Bumping along in our small, faulty-but-still-chugging bus driven by Baba, with mini Table Mountains lining the landscape of our three-day trip from Joburg to Capetown, we compile this blog, attempting to blend together these many thoughts from the past week. We’ve decided as a group to release this first week of learning over the course of four blog posts, focusing on the essential themes. Not only do we welcome your questions, but we ask for them. We will read them as a group, discuss, and answer as best we can; we’re excited to say we’re looking forward to starting the conversation.
This has been a week of seeing Soweto through the wrinkled eyes of its majority rather than through the tints of its flashy few. Coming from the lifestyle of privilege that is normal in the United States, it is so easy to magnetize to it in any new context we find ourselves… and globalization has made it so that we could access it anywhere in the world. It takes organizing and preparation to travel somewhere else in the world and plan a trip of honest encounter with the Other, an encounter of intentionality. I feel grateful to have leaders who know the context of South Africa well enough in this way to craft a cross cultural that illuminates the reality of the (black) majority, while intentionally juxtaposing the lifestyle of those who have convinced themselves to believe they’re above it. (system?)
The Apartheid Museum and insight provided by those who are guiding us through, including South African pals connected through the Anabaptist Network in South Africa (ANiSA), laid a foundation for understanding apartheid in South Africa (SA). This is a system strategically set in place in the early 20c to impart hate, to divide, and to confuse, so that the black majority would never have more power than the Afrikaner minority. Having at least some basis coming in to SA, a question many of us had coming in was: how similar or different is the people’s history of racial discrimination in SA to that of the US? A few gleanings learned from this past week made the answer to this question clearer:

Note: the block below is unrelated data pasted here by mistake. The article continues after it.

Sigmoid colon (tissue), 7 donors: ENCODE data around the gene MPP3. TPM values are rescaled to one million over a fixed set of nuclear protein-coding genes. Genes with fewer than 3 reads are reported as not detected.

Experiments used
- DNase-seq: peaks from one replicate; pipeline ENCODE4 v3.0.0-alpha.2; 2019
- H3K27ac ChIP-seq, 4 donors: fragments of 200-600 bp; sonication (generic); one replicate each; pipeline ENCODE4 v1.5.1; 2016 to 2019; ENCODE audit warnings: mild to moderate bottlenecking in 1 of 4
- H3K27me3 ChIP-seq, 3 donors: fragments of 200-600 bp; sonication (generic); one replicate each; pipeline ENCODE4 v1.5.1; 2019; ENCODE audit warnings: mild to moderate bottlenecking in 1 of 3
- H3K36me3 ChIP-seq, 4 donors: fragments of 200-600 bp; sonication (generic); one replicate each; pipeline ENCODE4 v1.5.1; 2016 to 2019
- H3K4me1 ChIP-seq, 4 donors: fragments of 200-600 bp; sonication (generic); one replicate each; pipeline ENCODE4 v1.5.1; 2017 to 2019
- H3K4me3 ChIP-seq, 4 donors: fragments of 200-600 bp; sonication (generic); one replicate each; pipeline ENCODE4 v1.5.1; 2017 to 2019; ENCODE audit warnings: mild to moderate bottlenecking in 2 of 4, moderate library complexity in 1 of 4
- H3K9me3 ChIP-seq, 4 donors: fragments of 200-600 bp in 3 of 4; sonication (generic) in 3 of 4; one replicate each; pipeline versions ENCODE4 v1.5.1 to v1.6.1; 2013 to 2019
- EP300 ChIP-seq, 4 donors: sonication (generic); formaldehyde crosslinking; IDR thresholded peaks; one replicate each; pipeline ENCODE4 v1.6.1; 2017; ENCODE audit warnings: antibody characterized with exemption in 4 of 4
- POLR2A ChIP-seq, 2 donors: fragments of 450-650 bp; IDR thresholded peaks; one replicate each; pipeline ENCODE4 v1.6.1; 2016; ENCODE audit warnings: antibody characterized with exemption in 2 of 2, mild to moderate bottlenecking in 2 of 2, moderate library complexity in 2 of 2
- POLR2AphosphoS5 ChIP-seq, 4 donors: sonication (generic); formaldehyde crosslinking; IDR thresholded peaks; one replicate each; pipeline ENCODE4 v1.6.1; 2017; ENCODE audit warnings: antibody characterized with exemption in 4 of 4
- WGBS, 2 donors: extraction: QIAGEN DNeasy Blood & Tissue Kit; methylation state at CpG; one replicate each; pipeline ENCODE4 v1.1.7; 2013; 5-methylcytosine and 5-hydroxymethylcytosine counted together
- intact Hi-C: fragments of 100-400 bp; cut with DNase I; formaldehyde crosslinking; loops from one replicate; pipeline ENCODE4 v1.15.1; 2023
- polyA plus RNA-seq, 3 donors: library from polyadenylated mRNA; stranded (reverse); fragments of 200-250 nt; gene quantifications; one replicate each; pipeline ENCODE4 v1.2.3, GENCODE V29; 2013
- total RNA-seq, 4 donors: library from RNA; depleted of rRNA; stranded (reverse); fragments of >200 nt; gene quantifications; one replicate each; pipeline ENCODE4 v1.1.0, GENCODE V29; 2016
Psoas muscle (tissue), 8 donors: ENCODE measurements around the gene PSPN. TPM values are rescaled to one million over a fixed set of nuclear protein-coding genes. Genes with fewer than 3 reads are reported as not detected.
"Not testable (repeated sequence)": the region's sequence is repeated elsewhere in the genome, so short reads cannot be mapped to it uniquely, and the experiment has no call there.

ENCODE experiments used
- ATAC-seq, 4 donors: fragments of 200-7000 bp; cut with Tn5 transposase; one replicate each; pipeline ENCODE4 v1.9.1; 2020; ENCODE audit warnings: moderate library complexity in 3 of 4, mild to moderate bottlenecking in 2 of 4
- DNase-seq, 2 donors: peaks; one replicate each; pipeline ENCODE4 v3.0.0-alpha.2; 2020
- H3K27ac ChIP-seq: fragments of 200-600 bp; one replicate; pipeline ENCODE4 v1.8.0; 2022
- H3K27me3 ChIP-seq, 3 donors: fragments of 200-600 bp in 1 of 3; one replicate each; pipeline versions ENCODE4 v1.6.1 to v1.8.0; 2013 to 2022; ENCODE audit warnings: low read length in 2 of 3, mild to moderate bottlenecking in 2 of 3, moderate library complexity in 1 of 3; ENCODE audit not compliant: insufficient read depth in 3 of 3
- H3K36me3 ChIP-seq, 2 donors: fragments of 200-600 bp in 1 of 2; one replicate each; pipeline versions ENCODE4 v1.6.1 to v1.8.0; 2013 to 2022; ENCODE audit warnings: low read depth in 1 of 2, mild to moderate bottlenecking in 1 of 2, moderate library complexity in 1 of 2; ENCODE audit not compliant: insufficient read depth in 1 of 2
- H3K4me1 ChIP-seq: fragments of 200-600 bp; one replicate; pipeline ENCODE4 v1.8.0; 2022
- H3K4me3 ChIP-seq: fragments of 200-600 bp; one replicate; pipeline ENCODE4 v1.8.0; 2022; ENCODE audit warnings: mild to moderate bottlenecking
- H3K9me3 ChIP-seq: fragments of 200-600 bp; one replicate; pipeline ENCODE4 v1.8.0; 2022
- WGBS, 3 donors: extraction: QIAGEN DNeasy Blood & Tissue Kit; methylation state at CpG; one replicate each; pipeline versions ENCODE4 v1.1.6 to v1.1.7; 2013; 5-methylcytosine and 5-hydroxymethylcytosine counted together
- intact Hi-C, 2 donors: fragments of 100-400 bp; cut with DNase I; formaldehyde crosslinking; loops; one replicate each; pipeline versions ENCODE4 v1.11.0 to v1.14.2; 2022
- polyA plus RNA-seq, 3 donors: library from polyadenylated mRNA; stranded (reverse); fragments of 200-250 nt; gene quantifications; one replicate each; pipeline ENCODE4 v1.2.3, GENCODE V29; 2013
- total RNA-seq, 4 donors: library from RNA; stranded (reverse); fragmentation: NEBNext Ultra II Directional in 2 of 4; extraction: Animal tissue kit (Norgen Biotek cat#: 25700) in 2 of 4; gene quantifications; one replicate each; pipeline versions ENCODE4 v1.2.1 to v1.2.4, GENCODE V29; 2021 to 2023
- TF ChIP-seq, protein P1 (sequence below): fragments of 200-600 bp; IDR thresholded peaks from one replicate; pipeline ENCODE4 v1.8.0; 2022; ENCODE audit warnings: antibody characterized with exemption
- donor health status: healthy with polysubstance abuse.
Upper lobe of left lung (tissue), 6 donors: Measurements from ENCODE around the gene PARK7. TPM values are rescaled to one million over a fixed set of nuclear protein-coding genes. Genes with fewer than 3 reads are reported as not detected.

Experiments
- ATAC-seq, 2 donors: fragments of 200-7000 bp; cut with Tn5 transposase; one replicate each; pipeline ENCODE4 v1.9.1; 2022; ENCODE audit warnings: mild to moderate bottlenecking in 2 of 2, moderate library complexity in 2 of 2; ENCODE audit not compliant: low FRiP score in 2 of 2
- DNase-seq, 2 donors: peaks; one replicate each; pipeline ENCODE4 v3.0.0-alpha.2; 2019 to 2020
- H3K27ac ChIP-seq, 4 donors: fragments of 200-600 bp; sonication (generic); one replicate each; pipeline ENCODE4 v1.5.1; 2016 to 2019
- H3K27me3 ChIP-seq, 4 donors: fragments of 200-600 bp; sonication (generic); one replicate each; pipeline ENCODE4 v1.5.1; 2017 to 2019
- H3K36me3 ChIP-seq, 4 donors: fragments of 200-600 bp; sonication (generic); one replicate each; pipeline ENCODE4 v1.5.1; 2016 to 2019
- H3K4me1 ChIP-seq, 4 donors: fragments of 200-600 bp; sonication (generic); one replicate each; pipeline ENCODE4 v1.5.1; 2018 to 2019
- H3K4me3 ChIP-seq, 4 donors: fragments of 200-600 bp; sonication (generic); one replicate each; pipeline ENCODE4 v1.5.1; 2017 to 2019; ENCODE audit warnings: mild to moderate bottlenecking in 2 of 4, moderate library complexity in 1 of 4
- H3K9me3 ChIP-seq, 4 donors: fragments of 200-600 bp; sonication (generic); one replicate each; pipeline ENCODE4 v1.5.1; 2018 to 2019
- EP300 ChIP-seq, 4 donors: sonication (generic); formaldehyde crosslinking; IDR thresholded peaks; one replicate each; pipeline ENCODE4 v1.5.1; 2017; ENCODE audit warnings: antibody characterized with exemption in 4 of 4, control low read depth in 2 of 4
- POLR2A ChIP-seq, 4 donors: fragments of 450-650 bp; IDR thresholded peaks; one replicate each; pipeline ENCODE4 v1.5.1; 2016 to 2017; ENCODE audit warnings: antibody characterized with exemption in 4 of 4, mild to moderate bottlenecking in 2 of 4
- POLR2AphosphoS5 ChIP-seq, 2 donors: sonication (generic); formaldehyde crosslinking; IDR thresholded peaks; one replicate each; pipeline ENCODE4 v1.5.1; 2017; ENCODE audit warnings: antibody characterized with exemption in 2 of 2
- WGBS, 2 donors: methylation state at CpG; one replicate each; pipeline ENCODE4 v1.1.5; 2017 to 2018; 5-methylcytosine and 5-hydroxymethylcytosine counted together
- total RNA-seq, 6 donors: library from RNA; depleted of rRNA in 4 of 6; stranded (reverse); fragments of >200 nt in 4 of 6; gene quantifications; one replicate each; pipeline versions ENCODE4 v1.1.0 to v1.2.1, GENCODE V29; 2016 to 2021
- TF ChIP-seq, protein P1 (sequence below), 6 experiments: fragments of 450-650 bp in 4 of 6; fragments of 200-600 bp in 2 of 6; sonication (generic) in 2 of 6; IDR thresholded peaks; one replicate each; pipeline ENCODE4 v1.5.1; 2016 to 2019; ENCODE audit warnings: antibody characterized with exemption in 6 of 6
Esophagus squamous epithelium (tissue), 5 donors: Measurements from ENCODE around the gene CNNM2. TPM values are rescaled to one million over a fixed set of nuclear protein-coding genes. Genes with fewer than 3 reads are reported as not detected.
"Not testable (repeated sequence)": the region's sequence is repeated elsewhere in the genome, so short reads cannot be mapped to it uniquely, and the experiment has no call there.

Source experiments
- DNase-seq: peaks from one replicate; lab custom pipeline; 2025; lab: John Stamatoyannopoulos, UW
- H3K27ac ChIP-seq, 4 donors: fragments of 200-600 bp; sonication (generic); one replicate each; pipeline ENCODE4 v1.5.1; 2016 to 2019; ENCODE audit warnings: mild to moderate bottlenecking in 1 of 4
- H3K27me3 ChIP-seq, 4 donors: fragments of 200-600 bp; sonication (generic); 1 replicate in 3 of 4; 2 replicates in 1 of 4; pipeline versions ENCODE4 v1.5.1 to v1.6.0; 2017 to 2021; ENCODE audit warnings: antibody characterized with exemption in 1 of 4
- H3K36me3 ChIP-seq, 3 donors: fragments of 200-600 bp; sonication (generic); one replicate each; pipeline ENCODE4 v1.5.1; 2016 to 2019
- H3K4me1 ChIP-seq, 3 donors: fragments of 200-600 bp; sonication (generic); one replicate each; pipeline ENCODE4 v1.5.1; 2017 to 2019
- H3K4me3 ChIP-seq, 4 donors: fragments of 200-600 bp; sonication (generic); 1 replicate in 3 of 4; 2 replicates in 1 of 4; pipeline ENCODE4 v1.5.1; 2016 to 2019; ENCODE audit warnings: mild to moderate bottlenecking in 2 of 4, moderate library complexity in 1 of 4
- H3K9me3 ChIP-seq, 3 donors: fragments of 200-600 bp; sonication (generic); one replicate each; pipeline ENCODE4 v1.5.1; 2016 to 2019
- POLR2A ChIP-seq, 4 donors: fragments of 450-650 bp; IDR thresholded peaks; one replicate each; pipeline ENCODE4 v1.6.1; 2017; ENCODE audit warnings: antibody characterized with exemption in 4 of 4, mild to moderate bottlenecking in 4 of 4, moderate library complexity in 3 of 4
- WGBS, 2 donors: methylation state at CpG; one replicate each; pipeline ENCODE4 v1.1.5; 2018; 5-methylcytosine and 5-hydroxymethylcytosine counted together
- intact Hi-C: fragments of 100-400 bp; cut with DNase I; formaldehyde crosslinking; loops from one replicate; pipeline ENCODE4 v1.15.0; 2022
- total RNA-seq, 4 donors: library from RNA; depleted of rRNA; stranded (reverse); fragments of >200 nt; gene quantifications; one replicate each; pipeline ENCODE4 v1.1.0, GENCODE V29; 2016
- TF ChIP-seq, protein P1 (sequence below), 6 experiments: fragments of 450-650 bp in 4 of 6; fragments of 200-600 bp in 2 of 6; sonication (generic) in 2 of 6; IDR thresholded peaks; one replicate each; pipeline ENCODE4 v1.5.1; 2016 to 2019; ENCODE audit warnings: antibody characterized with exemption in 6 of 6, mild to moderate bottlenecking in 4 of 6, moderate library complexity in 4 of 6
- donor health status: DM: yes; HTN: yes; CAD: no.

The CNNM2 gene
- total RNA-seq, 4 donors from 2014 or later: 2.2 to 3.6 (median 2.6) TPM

- A similarity: The native makeup – there are 11 official languages and in the regions we’ve been to so far, you can usually assume a black person is either tribally Zulu, Xhosa, or Sotho. Most people speak far more languages than my mere one, which allows for translating and compromising. Our host mom said she is usually the one to compromise in a conversation – when she hears that the person’s accent is Xhosa she’ll switch from her native tongue of Zulu to Xhosa; when she hears a Sotho accent, she’ll switch to Sotho. Communities like the one in Orlando of Soweto that we stayed in are a “mixed masala” she says – all black ethnicities live on one block. In the US context, this is most similar to the Native American population with its multitude and diversity of tribes and cultures, comprising the first population to live on American soil. Similarly, Native Africans were on African soil for centuries prior to any white man stepping foot on it, sustaining thriving kingdoms and knowing the land and its resources as their own.